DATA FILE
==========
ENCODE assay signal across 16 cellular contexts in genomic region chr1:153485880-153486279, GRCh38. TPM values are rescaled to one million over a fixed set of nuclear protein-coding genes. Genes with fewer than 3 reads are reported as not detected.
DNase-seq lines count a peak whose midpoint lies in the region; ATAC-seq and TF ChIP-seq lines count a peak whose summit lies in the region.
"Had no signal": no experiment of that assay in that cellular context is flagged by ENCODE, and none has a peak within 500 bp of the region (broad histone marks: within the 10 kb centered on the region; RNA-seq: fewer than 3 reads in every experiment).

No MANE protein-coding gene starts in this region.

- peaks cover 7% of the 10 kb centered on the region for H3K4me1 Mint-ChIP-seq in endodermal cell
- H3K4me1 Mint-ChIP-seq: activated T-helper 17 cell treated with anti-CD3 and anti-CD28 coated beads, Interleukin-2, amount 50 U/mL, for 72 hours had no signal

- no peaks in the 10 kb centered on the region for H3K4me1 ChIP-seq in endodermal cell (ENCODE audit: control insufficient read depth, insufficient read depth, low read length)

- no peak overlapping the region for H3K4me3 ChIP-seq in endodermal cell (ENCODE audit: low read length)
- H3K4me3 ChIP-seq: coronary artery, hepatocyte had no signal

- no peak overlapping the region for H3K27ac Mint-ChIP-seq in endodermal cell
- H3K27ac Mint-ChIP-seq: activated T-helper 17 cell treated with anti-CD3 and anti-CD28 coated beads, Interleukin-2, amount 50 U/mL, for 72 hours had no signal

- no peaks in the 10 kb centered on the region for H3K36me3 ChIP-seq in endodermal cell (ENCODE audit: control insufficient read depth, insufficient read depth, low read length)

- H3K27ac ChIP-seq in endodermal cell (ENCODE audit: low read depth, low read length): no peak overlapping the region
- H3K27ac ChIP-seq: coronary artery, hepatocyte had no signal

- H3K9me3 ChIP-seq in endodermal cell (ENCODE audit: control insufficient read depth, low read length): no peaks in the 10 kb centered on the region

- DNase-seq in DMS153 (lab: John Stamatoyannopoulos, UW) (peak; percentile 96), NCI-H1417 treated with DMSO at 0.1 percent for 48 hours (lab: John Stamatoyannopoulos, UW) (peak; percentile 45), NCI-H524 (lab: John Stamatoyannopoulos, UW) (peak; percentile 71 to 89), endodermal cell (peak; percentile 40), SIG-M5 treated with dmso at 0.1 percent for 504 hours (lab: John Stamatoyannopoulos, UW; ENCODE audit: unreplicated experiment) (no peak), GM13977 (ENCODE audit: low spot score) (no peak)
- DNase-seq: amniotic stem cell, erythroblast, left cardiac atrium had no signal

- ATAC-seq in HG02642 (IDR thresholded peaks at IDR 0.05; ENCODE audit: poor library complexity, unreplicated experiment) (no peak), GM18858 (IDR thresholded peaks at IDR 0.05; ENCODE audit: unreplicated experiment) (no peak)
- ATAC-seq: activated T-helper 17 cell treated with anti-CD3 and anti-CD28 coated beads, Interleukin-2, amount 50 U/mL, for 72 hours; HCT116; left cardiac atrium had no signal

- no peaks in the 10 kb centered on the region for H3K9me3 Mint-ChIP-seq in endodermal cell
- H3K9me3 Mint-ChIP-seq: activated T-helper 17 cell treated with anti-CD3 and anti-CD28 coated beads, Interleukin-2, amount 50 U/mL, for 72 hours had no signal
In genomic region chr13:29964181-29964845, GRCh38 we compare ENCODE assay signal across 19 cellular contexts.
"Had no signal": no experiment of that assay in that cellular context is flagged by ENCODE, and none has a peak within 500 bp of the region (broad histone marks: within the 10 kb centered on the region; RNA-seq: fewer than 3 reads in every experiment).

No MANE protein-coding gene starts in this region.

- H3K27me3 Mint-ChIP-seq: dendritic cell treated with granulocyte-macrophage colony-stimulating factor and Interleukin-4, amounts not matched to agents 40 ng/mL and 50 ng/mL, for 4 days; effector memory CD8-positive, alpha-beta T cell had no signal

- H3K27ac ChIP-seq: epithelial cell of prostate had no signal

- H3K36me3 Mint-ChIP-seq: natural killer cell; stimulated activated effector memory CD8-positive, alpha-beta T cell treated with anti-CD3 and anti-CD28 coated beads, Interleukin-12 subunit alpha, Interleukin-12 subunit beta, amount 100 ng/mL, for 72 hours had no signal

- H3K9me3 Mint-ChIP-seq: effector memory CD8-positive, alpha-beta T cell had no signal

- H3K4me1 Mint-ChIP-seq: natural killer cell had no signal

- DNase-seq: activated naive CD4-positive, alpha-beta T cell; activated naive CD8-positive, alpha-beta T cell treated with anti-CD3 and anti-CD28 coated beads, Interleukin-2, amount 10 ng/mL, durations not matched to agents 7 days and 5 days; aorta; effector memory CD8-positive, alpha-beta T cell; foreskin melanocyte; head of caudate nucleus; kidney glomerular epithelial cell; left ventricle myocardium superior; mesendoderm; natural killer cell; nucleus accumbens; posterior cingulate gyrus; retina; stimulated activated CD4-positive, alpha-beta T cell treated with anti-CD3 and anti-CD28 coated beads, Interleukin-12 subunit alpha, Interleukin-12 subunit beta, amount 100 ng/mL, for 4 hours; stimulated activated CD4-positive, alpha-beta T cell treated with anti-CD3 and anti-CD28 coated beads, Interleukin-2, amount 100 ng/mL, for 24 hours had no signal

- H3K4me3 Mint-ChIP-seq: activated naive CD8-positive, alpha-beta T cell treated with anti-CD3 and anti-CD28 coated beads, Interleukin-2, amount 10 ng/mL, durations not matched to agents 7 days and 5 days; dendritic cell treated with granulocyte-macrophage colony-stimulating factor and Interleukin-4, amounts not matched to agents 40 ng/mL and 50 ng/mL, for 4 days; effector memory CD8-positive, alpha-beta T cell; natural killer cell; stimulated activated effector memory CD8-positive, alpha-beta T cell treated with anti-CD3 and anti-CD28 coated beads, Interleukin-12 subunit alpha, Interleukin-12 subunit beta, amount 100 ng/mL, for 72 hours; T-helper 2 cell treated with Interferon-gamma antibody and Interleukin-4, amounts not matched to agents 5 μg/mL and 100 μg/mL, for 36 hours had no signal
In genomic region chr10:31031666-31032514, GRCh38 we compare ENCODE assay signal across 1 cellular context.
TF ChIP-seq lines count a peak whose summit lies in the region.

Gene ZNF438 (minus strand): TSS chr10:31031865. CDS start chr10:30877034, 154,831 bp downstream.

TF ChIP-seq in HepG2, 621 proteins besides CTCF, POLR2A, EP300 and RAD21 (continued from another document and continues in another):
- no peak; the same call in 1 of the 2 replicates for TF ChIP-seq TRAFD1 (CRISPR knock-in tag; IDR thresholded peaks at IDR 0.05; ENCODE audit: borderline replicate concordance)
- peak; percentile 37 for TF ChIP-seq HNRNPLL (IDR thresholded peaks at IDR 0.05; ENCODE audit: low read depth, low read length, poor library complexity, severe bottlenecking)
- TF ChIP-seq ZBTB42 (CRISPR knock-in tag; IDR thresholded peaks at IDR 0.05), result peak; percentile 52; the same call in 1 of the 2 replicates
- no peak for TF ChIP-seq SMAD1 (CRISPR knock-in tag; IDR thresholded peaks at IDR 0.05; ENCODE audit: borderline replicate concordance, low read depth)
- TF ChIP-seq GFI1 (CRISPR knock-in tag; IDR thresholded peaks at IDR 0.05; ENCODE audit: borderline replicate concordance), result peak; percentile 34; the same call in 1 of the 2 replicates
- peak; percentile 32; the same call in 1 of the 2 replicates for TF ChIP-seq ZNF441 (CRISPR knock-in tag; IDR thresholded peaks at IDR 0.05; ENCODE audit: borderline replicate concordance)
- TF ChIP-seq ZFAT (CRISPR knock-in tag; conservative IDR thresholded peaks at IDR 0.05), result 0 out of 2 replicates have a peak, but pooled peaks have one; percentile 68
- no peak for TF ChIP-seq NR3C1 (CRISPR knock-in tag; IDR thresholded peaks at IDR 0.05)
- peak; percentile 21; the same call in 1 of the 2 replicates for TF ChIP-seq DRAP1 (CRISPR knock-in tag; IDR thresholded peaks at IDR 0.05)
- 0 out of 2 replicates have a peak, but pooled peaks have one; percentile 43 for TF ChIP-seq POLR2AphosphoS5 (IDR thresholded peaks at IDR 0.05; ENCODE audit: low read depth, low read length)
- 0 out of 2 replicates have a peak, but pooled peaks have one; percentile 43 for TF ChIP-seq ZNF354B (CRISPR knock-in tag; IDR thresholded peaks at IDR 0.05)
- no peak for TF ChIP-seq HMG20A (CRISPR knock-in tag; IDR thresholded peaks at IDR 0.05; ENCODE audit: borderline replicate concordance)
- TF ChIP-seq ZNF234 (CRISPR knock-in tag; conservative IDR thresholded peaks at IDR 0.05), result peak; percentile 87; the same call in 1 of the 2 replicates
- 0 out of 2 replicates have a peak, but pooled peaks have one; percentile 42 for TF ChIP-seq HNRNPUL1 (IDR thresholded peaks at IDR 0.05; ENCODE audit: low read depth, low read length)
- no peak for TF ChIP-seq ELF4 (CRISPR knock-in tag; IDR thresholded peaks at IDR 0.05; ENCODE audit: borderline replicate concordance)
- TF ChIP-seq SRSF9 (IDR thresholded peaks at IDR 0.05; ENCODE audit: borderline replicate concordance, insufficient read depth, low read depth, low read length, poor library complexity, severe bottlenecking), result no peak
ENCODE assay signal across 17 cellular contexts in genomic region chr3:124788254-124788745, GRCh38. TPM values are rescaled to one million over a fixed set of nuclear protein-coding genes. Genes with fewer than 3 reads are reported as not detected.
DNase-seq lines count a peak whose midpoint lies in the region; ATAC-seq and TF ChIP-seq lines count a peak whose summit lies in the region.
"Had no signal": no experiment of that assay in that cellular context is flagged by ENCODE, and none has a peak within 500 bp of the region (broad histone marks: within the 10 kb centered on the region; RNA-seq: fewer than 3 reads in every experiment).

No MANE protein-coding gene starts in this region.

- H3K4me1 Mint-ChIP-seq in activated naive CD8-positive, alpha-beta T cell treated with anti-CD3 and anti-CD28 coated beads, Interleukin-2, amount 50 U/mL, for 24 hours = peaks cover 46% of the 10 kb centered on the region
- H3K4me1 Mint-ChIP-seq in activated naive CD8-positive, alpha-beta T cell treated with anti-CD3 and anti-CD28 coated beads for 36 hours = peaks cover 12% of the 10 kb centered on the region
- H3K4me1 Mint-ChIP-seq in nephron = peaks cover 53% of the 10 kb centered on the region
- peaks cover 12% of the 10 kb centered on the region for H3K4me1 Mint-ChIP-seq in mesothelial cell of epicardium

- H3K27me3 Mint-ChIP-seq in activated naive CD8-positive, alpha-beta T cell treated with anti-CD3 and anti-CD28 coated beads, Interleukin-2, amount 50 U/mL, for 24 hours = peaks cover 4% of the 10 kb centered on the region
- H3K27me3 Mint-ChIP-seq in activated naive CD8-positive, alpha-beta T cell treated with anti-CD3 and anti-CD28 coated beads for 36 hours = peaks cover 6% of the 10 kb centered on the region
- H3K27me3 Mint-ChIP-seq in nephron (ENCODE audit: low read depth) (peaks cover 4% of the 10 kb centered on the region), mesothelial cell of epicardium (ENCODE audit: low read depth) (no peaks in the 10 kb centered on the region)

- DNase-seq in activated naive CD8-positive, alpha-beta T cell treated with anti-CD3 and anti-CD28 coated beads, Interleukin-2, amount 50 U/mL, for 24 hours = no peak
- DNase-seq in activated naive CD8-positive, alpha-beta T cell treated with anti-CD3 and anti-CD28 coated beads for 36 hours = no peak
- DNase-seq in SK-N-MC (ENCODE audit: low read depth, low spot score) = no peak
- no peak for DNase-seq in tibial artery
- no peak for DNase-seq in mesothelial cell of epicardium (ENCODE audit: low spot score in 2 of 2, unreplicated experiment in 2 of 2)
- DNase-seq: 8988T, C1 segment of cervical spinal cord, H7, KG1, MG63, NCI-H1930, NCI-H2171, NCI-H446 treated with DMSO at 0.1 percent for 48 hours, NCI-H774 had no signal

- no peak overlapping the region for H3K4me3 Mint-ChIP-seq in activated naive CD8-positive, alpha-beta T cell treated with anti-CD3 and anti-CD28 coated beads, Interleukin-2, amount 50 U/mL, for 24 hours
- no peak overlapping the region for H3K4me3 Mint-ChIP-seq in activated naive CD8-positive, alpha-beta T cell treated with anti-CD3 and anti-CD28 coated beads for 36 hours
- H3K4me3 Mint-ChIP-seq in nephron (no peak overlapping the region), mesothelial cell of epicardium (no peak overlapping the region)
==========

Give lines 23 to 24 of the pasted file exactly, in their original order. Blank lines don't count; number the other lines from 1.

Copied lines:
"Had no signal": no experiment of that assay in that cellular context is flagged by ENCODE, and none has a peak within 500 bp of the region (broad histone marks: within the 10 kb centered on the region; RNA-seq: fewer than 3 reads in every experiment).

No MANE protein-coding gene starts in this region.